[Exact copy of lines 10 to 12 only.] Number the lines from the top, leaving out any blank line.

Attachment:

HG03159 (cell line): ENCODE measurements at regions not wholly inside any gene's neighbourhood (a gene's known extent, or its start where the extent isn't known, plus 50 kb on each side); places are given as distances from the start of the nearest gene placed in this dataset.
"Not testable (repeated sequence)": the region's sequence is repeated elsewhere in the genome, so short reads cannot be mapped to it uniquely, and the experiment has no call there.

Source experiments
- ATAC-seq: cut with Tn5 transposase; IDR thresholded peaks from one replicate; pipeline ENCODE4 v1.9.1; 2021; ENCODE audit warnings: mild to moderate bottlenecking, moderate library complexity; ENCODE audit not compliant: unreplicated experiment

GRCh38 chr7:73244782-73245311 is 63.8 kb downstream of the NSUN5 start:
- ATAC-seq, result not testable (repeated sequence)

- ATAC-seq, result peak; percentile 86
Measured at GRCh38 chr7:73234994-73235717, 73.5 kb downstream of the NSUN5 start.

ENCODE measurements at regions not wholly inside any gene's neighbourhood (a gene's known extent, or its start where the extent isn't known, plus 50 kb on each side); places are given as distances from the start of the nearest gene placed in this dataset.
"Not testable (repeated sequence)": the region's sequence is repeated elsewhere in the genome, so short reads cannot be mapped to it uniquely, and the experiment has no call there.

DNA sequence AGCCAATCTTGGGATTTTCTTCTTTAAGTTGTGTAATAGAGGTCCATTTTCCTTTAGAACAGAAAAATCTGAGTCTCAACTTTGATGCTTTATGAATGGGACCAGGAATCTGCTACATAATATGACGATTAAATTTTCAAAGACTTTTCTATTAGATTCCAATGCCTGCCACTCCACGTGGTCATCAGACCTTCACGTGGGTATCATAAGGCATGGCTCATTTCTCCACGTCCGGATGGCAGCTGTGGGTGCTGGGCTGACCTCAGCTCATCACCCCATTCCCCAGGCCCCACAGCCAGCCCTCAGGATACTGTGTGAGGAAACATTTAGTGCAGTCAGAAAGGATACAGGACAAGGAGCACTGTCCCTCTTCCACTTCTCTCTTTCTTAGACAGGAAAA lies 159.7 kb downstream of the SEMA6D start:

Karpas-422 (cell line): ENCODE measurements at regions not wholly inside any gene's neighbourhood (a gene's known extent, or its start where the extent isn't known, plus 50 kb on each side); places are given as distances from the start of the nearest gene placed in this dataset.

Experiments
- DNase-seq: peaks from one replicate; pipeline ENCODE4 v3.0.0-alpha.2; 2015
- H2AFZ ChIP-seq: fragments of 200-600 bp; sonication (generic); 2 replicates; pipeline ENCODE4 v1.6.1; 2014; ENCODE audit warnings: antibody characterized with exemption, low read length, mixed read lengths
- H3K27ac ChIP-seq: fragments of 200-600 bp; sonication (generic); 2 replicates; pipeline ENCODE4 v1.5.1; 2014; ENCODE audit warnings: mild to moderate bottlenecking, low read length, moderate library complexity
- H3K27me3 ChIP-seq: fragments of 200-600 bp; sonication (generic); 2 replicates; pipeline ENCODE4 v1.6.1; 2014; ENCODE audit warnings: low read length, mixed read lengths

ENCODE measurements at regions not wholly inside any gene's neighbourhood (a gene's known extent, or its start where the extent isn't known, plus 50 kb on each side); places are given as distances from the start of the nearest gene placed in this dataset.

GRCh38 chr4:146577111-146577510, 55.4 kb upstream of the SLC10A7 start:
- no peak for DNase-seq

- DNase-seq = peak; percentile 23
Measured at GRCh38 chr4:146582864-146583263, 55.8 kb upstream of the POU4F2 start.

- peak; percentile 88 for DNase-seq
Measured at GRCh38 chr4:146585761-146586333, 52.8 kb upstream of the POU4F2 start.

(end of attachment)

"Not testable (repeated sequence)": the region's sequence is repeated elsewhere in the genome, so short reads cannot be mapped to it uniquely, and the experiment has no call there.

DNA sequence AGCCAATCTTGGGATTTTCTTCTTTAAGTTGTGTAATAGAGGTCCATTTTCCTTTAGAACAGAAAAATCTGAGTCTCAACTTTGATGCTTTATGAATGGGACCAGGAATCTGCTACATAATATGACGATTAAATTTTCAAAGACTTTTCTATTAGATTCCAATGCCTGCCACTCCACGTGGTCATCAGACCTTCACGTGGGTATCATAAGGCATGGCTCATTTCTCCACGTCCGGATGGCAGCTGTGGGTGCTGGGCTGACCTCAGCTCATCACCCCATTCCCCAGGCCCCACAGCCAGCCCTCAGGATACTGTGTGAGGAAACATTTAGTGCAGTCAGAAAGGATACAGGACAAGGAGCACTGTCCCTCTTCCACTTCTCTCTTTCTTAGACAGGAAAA lies 159.7 kb downstream of the SEMA6D start:

Karpas-422 (cell line): ENCODE measurements at regions not wholly inside any gene's neighbourhood (a gene's known extent, or its start where the extent isn't known, plus 50 kb on each side); places are given as distances from the start of the nearest gene placed in this dataset.